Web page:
[28] Boreal lakes in other regions show little change in DIC between lake inflows and outflows and attribute CO2 emissions to mineralization of DOC [Sobek et al., 2006]. Catchment structure (hydrology, morphology, drainage ratio, wetland coverage) affects the amount of DOC that is imported from the catchment to the lake [Rasmussen, 1989; Hope et al., 1996; this study]. The greater atmospheric efflux rate at NEL is sustained by a larger relative (to SML) C loading. Rapid flushing of NE07 generates a large supply of DOC to the lake, but with limited time to break down, the difference in DOC concentration between fen and lake is moderate, and hydrologic CO2 is also important for atmospheric CO2 fluxes from NEL. Most of the dissolved CO2 is received in NEL from surrounding peatlands (water yield from groundwater is less than 1% of total [Schmidt et al., 2010]), and surface water CO2 makes up approximately 30% of the total atmospheric CO2 emissions from the lake surface. At SML, water residence time is longer, leaving more time for DOC mineralization processes to occur, and DOC derived CO2 emissions are important. Owing to a greater contribution of groundwater to this lake, the hydrologic contribution to atmospheric CO2 efflux is dominated by groundwater CO2, estimated to supply approximately one third of total lake CO2 efflux. Clearly, input of CO2 to the lakes via net heterotrophy and CO2 injection (e.g., hydrologic CO2) [Cole and Caraco, 1998] are important mechanisms of supersaturation at the two study lakes and injection of hydrologic CO2 is important to atmospheric efflux at both catchments. At the throughflow catchment, where surface waters account for most of the water yield to the lake, surface water CO2 rather than groundwater contributions to efflux predominate.

6. Summary and Conclusions

[29] Peatlands can act as a C source in some years [Worrall et al., 2005] and it is important that C accumulation in these ecosystems is not overestimated, particularly when extrapolating site or regional measurements to larger areas or to the whole of Canada, where peatlands cover approximately 12% of the land surface [Gorham, 1991]. Detailed measurement of pCO2 across the two boreal catchments dominated by fen complexes revealed significantly higher concentrations in their surface waters relative to the lakes. Accordingly, fluxes of CO2 to the atmosphere from fen complexes may necessitate extension of the active pipe concept from boreal lakes to include peatland surface waters that interface between terrestrial and aquatic systems. The risk of overestimating carbon storage in well connected peatland dominated catchments with throughflow hydrology is of particular concern, as more rapid flushing of these catchments will likely yield increased transfer of DOC and hydrologic CO2 from terrestrial areas to lakes and promote downstream atmospheric efflux. In these boreal fen-lake complexes that are typical for the region, hydrologic CO2 from both ground and surface waters can be an important source of the CO2 emitted from the lake surface.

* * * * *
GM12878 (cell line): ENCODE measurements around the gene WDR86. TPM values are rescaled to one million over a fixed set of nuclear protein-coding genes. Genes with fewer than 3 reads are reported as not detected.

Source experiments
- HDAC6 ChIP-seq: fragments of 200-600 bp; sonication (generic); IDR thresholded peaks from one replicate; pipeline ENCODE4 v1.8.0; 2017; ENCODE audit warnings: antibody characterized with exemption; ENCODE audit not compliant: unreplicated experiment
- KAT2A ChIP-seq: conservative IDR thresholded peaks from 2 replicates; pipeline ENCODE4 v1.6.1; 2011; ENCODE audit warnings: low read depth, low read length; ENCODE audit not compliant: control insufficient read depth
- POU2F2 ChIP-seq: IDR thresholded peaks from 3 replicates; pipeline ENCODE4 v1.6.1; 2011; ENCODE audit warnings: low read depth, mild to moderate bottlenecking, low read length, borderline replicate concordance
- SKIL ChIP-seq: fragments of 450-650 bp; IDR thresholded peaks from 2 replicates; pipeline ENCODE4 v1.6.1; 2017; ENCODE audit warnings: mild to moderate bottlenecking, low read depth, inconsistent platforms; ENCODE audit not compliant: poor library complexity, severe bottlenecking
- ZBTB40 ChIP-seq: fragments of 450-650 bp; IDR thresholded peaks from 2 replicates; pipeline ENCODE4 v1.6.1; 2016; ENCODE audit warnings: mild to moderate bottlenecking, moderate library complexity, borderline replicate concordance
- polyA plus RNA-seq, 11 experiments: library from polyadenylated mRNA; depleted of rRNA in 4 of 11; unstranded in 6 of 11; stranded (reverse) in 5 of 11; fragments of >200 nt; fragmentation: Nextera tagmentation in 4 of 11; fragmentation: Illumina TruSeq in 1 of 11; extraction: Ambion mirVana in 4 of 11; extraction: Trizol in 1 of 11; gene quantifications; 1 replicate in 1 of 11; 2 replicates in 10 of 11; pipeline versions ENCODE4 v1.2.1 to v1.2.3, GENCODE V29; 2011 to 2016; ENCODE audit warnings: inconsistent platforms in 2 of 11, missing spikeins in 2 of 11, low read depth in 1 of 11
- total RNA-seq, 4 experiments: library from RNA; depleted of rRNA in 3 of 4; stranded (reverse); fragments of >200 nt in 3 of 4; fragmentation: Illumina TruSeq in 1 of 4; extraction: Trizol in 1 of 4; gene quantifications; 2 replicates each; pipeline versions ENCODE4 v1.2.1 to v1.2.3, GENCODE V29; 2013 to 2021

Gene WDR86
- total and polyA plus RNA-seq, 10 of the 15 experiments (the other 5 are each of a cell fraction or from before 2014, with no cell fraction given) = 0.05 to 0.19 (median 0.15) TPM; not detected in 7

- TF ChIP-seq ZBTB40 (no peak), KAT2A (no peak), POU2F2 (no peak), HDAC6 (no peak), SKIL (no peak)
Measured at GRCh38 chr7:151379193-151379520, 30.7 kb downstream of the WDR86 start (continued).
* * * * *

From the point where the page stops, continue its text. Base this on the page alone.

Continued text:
[30] This research was undertaken, in part, thanks to funding from the Canada Research Chairs Program and a Natural Sciences and Engineering Research Council (NSERC) Discovery grant. Financial support was also provided by the Cumulative Environmental Management Association (CEMA) and an NSERC Collaborative Research and Development Grant awarded to J. Aherne and S. A. Watmough, as well as NSERC scholarships awarded to T. A. Seabert and C. J. Whitfield. The authors gratefully acknowledge A. Jonsson and S. Sobek for their guidance with respect to methods development. J. J. Gibson and K. Tattrie's provision of wind speed, runoff, and water yield data, and contributions to the discussions around this work are greatly appreciated. We also thank H. M. Baulch and H. Broadbent for their assistance with method development and laboratory analyses at Trent. Comments from anonymous reviewers greatly enhanced the manuscript.